Course Hero. "Things Fall Apart Study Guide." Course Hero. 28 July 2016. Web. 12 Dec. 2018. <https://www.coursehero.com/lit/Things-Fall-Apart/>.
Course Hero. (2016, July 28). Things Fall Apart Study Guide. In Course Hero. Retrieved December 12, 2018, from https://www.coursehero.com/lit/Things-Fall-Apart/
(Course Hero, 2016)
Course Hero. "Things Fall Apart Study Guide." July 28, 2016. Accessed December 12, 2018. https://www.coursehero.com/lit/Things-Fall-Apart/.
Course Hero, "Things Fall Apart Study Guide," July 28, 2016, accessed December 12, 2018, https://www.coursehero.com/lit/Things-Fall-Apart/.
Okonkwo is rejuvenated and feels the clan has reclaimed its old ways. He has convinced the men in Umuofia to arm themselves so they will be prepared—unlike the people in Abame.
Three days later, messengers from the District Commissioner's office invite Okonkwo and five others to his office. They go because an "Umuofia man does not refuse a call." However, they bring machetes, although they choose not to carry guns, which "would be unseemly."
A member of the Umuofia delegation begins to explain why the church was destroyed, and the District Commissioner asks him to stop so he can bring in men to hear the grievances. Shortly after the Commissioner's men enter the room, there is a brief scuffle, and they handcuff Okonkwo and the others.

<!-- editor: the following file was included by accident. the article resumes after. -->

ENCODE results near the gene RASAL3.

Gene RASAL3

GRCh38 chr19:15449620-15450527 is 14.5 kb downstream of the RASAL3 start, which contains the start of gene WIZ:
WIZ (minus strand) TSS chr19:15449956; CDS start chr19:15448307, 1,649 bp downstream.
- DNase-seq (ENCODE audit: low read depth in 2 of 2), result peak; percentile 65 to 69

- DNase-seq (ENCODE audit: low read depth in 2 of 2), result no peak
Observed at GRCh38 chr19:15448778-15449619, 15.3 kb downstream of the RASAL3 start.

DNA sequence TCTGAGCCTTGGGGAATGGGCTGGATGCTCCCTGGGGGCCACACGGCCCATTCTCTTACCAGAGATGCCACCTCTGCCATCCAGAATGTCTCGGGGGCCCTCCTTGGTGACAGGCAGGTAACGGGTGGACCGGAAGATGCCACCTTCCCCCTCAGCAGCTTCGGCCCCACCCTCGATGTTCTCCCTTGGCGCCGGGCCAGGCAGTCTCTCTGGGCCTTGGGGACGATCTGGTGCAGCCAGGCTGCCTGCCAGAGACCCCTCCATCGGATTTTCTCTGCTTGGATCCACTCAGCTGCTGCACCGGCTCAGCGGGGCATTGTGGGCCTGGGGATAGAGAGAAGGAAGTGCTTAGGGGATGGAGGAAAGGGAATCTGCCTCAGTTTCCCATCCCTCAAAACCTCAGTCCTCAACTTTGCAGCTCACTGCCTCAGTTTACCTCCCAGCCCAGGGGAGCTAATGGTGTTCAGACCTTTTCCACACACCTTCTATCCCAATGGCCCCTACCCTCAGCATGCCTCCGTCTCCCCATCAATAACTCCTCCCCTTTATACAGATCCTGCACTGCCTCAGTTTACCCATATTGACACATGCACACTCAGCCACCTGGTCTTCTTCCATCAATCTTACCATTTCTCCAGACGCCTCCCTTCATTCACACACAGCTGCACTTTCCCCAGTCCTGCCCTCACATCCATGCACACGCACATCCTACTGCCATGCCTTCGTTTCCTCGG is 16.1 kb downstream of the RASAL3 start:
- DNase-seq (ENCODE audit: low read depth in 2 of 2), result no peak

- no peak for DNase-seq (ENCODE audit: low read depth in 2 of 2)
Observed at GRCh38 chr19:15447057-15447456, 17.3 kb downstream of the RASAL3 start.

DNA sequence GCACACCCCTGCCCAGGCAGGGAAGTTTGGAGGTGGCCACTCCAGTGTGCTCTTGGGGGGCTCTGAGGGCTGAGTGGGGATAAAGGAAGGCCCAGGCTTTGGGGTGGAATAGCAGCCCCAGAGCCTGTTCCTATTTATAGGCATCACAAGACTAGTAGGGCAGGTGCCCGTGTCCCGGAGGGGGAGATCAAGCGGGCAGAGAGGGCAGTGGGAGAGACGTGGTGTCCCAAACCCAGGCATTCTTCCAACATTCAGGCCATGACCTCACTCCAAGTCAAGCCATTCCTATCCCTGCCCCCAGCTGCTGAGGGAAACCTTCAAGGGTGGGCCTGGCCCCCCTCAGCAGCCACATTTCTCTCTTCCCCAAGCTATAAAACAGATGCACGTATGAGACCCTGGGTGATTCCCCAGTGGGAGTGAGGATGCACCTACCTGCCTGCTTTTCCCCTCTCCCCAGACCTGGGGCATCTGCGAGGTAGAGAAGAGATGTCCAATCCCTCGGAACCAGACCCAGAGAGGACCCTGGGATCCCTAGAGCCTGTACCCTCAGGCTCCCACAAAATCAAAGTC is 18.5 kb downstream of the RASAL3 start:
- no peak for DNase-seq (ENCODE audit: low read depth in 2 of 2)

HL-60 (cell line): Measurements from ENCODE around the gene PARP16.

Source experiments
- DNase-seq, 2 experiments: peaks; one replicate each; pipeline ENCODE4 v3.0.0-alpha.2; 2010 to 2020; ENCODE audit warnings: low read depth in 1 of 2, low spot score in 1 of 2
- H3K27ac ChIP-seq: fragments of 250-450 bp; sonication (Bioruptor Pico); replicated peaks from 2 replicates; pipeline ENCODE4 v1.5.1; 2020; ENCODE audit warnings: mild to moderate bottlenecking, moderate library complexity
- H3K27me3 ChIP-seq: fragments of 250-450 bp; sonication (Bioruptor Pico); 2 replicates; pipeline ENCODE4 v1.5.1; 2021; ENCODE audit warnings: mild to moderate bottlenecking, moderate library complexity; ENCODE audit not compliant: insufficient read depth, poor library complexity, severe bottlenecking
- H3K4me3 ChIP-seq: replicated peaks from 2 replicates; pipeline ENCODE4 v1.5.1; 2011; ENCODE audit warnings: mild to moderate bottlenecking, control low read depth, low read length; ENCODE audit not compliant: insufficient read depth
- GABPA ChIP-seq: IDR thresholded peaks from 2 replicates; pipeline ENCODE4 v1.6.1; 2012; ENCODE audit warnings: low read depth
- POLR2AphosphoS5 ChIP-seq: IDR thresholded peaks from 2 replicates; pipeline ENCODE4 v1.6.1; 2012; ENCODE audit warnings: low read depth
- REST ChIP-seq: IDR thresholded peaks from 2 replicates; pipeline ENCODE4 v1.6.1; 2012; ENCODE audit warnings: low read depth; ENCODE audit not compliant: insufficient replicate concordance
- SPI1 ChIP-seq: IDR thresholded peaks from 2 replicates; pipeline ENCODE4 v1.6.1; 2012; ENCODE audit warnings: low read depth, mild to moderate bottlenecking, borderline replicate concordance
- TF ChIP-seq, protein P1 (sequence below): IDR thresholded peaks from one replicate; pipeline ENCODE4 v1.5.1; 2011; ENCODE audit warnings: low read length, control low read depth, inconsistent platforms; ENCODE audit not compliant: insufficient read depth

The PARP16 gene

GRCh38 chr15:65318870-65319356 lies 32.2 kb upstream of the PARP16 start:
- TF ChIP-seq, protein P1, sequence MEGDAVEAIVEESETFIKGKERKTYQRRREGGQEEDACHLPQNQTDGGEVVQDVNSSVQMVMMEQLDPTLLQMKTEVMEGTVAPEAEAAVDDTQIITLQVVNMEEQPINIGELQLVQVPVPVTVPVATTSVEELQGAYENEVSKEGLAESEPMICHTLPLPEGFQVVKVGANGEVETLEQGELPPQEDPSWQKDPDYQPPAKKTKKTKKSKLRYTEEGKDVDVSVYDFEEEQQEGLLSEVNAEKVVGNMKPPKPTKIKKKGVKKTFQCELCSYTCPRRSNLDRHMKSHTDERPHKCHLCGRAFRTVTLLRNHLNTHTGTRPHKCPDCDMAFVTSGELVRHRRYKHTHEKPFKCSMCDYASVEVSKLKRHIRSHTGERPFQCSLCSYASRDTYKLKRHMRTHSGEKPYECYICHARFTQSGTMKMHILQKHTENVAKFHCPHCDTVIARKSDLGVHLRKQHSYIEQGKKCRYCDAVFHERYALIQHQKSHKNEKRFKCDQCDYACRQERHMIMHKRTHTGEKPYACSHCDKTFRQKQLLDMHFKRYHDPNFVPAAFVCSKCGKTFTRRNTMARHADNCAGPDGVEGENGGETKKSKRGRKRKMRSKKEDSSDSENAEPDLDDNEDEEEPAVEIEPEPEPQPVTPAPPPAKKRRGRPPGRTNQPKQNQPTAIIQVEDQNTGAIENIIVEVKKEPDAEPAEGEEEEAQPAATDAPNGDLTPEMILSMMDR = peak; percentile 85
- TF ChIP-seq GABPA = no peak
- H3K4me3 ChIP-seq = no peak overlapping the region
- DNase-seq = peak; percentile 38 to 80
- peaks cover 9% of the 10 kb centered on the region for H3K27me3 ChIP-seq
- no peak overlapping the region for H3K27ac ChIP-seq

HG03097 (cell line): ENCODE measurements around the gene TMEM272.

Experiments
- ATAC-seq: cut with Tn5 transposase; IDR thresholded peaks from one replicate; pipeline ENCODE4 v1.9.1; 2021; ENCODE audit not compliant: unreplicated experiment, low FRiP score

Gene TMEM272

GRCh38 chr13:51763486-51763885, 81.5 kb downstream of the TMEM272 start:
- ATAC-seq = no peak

The clansmen are given a lecture about their ill-treatment of people, and a fine is set. The kotma, or court messengers, are told to treat the prisoners with respect. Instead, they forcibly shave the prisoners' heads, beat them, and withhold food and water. The court messengers go to Umuofia and inform the villagers what has happened. The men of Umuofia gather and decide to pay the fine "to appease the white man."
Okonkwo thrives on action. He is content after the clan strikes at Enoch and destroys the church. The fact that the clan "listened to him with respect" leads him to think the past has returned, when men took action and were respected for it.
The invitees to the District Commissioner's office show a certain naïveté. Once they engage in conversation, they expect the meeting to be civil. The District Commissioner surprises them. The scuffle is brief, and they do not have a chance to draw their machetes. This contrasts with the war counsel in Chapter 2, when Okonkwo holds a discussion with his opponents and is treated with respect. The rules have changed, and the men are not prepared.
The District Commissioner is condescending. He tricks Okonkwo and the others. Once he has done so, he gives them a lecture about treating people badly. He serves as judge and jury and does not hear their side. In addition, the District Commissioner shows disrespect for the clan's ways by cutting off their explanation.
The court messengers are both disrespectful and cruel to the prisoners, humiliating them by shaving their heads and whipping and starving them. They also inflate the fine so that they can steal the extra funds. As agents of the court, they are far worse than the "criminals" they deal with.